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Introduction to Microsoft Dynamics

We have spoken a lot about CRM use these past few months, the benefits of adopting a system to boost your company profits, as well as the added unity a CRM can create. This time we would like to speak about the one we know best, Microsoft Dynamics CRM.

Microsoft got involved in the CRM sector just over 10 years ago and has since gone from strength to strength. In 2007, they launched Microsoft Dynamics 4, which saw the company begin to experiment with cloud computing and CRM. In the years since, Microsoft has released two new instalments of the software, whilst regularly updating each on a quarterly basis.

Dynamics CRM in 2014

Microsoft are quite clearly dedicated to the system, having ploughed significant time and resources into their CRM division to continue developing this leading system. Each year the company continue to add significantly more features to their CRM and this year is no different.

At least two major updates are scheduled in 2014, with at least half a dozen more minor updates planned to bolster the CRM’s marketing and social capabilities. Included in these minor updates is the implementation of Parature, the customer support tool is set to revolutionise the CRM through smarter, automated and self service responses to customer queries.

It’s not just the continued investment and support of the technology, that makes Microsoft Dynamics a worthy contender for the best CRM available. Small, seemingly negligible elements of the system, have profound effects on the way an office works.

Full scale integration with Microsoft Outlook may seem relatively minor, after all most CRMs integrate with email clients but for a company already using Outlook it is a blessing. No need for additional integration or support, it just fuses with your existing infrastructure natively.

Additionally, both Microsoft Office and Dynamics share the same user interface, once again this is a seemingly small thing, but it vastly boosts user adoption. Every office has those people who use computers because they have to but aren’t overly comfortable doing so.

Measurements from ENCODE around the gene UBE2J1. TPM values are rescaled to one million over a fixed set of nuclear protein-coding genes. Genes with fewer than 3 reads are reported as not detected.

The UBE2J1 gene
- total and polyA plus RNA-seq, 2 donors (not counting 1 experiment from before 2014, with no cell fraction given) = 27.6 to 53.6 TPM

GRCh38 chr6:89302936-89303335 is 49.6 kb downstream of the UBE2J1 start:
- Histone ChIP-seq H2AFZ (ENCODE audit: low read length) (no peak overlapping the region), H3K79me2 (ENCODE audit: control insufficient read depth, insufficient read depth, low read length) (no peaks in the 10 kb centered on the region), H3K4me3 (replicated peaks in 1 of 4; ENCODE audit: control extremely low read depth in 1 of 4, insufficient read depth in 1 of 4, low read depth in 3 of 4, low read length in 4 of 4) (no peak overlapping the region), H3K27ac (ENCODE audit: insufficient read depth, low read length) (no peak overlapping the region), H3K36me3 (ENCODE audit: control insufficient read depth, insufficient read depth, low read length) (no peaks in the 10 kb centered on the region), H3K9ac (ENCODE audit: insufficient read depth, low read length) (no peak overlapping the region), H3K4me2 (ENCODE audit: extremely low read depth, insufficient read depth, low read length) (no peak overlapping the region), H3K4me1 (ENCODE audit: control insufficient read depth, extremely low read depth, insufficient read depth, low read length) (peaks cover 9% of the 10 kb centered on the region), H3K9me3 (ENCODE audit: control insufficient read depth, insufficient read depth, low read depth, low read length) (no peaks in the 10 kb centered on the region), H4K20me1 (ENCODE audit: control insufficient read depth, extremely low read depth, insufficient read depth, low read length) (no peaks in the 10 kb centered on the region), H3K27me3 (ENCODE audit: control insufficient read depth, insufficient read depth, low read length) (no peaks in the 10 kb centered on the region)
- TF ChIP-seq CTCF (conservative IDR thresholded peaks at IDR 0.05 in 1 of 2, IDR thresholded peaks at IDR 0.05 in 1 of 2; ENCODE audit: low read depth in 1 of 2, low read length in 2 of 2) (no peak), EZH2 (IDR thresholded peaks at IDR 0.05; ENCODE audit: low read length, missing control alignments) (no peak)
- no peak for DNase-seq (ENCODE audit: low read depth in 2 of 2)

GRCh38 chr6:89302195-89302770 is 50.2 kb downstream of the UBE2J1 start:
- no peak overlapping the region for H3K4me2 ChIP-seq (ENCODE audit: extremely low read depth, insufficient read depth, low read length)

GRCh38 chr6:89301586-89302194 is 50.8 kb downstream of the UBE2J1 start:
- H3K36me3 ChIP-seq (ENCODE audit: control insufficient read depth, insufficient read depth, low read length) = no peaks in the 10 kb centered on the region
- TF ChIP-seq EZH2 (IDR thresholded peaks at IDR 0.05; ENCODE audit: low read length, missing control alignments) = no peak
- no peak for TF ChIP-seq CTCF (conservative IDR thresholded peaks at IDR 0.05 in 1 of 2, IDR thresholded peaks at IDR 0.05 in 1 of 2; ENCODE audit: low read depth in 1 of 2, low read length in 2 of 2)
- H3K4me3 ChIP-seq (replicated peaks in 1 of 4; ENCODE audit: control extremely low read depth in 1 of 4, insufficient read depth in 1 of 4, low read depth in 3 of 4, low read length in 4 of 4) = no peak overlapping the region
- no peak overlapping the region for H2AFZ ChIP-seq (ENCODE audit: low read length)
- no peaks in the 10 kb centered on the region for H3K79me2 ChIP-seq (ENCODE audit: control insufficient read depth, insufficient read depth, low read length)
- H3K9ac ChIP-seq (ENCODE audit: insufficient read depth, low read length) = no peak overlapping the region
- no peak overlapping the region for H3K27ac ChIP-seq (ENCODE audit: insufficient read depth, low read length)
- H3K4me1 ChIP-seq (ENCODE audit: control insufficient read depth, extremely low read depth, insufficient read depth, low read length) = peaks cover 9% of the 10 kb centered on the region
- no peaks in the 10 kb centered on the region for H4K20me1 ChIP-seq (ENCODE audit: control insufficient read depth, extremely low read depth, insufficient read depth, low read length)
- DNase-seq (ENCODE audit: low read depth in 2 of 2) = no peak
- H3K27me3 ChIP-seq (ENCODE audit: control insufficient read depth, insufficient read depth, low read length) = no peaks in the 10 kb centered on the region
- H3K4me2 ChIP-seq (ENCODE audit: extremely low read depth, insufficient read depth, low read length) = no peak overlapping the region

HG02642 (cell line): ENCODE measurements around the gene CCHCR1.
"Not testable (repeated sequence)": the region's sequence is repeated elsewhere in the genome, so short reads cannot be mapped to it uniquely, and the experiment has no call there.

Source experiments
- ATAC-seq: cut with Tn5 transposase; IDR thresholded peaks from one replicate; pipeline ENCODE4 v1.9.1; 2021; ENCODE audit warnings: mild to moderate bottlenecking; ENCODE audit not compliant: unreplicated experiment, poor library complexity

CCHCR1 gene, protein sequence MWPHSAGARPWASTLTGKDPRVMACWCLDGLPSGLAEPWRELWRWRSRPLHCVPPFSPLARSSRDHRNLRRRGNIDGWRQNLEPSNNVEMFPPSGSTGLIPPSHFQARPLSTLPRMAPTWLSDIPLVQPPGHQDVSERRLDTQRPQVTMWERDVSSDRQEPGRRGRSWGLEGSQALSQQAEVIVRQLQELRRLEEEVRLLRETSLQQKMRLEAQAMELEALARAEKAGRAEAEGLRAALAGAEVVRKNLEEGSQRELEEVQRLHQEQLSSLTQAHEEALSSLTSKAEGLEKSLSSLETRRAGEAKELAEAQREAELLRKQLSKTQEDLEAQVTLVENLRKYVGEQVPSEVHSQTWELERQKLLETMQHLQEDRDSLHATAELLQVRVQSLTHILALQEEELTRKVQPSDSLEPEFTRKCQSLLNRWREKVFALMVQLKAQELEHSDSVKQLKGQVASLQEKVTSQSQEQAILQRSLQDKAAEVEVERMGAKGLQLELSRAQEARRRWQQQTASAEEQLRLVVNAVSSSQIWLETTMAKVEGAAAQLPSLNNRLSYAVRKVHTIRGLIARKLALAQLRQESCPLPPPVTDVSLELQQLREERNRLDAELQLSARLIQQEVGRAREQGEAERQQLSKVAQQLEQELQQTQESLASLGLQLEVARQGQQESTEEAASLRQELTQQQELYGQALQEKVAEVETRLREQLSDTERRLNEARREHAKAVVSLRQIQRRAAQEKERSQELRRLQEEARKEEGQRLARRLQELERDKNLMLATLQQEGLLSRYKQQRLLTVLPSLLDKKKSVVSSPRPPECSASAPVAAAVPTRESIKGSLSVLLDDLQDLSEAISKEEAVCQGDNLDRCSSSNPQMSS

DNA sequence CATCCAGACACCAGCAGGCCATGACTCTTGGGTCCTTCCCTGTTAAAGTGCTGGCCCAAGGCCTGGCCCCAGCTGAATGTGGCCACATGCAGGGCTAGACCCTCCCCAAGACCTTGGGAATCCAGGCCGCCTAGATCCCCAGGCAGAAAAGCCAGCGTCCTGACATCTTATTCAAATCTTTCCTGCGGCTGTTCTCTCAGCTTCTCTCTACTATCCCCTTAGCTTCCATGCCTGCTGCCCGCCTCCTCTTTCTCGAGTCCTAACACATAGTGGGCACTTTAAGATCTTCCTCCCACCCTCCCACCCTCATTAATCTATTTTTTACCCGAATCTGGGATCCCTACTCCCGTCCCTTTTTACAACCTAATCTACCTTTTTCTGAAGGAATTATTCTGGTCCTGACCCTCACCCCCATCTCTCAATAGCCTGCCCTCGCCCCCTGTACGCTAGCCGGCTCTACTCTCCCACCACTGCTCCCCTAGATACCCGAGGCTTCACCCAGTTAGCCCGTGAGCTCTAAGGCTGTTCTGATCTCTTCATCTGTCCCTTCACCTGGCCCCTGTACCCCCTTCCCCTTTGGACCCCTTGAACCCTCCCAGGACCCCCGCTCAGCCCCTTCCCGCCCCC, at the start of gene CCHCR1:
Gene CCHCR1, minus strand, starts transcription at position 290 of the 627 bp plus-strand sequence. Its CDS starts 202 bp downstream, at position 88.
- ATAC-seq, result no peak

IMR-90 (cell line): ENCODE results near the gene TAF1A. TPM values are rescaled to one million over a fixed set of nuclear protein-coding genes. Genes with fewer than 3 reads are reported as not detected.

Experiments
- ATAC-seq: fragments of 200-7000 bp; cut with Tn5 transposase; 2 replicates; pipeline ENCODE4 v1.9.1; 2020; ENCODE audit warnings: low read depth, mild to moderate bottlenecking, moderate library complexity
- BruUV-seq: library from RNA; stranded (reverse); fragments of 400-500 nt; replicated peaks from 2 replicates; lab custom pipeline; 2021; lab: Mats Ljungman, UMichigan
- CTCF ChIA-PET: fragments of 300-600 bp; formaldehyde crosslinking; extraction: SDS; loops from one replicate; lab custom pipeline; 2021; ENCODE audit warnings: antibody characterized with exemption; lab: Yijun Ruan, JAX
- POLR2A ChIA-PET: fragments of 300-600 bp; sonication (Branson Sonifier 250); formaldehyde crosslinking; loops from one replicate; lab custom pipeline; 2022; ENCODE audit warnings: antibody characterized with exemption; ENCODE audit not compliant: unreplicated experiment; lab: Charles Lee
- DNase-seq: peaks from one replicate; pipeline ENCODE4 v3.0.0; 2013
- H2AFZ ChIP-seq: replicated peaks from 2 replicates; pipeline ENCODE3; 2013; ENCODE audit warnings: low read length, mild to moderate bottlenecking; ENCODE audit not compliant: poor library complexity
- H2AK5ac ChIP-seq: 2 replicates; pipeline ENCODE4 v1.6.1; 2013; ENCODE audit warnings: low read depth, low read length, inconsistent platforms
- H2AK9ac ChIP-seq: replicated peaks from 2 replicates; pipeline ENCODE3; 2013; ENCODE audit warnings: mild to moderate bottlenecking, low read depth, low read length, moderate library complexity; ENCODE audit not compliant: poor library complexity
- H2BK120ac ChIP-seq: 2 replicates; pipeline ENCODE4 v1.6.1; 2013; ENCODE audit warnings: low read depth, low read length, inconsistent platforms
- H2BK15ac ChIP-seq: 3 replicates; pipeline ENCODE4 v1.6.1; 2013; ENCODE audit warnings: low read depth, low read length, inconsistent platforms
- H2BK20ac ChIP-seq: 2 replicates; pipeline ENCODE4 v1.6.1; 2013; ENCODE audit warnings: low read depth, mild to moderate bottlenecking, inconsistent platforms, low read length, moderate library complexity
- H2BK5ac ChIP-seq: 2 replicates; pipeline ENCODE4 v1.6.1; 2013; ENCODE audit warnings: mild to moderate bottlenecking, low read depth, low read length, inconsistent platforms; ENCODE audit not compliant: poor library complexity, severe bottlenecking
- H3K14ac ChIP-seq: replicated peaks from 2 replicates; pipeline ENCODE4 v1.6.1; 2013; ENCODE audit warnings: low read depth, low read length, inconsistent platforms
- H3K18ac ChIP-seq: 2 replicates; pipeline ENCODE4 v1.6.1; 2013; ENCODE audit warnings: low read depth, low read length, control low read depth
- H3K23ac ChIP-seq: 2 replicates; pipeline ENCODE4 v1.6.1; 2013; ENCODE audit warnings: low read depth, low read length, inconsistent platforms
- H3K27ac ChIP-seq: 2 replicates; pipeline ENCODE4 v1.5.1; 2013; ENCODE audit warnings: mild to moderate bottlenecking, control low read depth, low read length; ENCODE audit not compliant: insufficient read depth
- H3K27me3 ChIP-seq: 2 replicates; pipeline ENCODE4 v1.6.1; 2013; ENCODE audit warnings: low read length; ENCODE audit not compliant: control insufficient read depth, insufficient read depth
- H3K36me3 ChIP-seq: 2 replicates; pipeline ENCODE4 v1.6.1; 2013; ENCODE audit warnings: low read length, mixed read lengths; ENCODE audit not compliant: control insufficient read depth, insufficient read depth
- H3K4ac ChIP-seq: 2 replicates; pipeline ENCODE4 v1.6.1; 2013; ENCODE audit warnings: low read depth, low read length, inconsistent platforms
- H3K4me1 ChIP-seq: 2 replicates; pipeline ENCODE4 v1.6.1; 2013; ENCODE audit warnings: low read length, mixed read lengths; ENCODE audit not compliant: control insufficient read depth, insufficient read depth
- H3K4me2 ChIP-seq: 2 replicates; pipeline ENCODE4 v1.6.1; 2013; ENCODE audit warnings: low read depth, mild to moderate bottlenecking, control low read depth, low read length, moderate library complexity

These employees are generally already familiar with Microsoft Word or Excel and would therefore find the inclusion of Dynamics less arduous. You have to think bigger picture, while everyone in your department may be computer literate, your work requires every other department to contribute into the CRM, anything that makes their job easier makes yours too by proxy.

What’s next?

Choosing Microsoft as your CRM provider isn’t the final choice you’re faced with, Microsoft Dynamics comes in two forms; an on-premise system and a cloud system. Microsoft have invested substantially in cloud technology, identifying it as one of the key areas of growth in the technology industry. The option of having a cloud based CRM, expands on the capabilities of the traditional system greatly. Microsoft Dynamics Cloud CRM opens up the possibility of data on the go.

Historically salespeople haven’t been office based and we are currently seeing a resurgence in the trend for mobile sales reps. Microsoft offer up their mobile CRM free of cost when you choose their CRM, meaning that your sales rep needn’t get to a computer to research their next client, it can be done on their tablet or phone.

Microsoft Dynamics is truly the complete package when it comes to CRM, offering everything its competitors do at a much more competitive price.

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Claire Kirk

Claire Kirk

Assistant Office Manager at Redspire
Claire ensures that the office runs as smoothly as possible. She is on hand to help the sales & marketing teams, assisting with marketing campaigns and social media as well as managing her own administrative role.
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